If you want to edit photos or create digital artwork, GIMP is a great free alternative to Photoshop Elements or Photoshop CS3. (The name GIMP is an acronym for GNU Image Manipulation Program, by the way.)
To download and install GIMP on your PC, the first thing you’ll need to do is go to www.gimp.org and click on the download button near the top of the page.
Since all computers have different operating systems, the next thing you will need to do is choose the appropriate one for you. For example, my operating system is Windows XP, so the option below works for me.
As I write this, GIMP version 2.4.6 is the “stable version”—you’ll want the latest stable version as well. (It should be right at the top.)
Click the download link to start your download.
My safety features won’t let me download the software unless I right-click on the download link and choose “Download file.” It also opens up a new website just for downloading. If this happens to you, don’t worry, it’s normal.
You’ll probably want to save the software to your program files folder, so when asked, click “Save” and navigate to “Program Files.” Once the download is complete, click on “Open Folder.” You should see something similar to the image below.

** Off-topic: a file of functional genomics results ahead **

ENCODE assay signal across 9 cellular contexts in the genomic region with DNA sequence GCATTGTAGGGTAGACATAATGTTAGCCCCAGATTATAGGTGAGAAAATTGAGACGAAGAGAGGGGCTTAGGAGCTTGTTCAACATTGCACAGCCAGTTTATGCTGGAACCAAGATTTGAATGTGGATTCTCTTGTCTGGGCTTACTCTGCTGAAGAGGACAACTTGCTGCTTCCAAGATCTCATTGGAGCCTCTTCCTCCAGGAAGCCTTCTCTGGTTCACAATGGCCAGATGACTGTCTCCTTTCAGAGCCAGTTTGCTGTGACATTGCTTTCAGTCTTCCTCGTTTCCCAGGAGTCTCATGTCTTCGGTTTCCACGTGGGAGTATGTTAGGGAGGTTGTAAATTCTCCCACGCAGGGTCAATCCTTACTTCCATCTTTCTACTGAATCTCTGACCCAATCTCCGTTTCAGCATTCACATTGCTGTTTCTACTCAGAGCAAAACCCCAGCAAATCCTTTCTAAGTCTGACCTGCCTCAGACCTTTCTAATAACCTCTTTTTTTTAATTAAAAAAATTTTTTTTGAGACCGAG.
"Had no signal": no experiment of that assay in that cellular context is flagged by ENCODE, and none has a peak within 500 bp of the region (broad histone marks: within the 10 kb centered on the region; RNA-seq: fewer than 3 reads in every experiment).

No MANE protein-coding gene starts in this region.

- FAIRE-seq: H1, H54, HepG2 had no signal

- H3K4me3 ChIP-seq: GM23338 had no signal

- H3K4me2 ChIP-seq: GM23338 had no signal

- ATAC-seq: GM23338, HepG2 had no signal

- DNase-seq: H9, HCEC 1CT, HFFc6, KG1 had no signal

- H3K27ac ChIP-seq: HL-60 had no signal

In the folder that just opened, double-click on on the GIMP Icon. When it asks, click “Run” then click “Install.” This will bring up the GIMP Setup Wizard—just click the “Next” button until you see the final screen, where you can click “Finish.”
As long as the “Launch the GIMP” box is checked, GIMP will open right away, and there will be a new shortcut icon on your desktop for later.
At this point, even though GIMP is running, there’s no document open yet.
A quick way to start a new document is to hold down the “Control” key on your keyboard (CTRL) and tap the “N” key.
The box shown to the left should appear.
Click on the drop down menu and choose a document size, preferrably one with 300 DPI. Once it’s open, play around a bit. There’ll be plenty more GIMP tutorials coming up, so don’t worry if everything looks strange at first.
If you’re a Mac owner, check back next week for your own GIMP installation tutorial!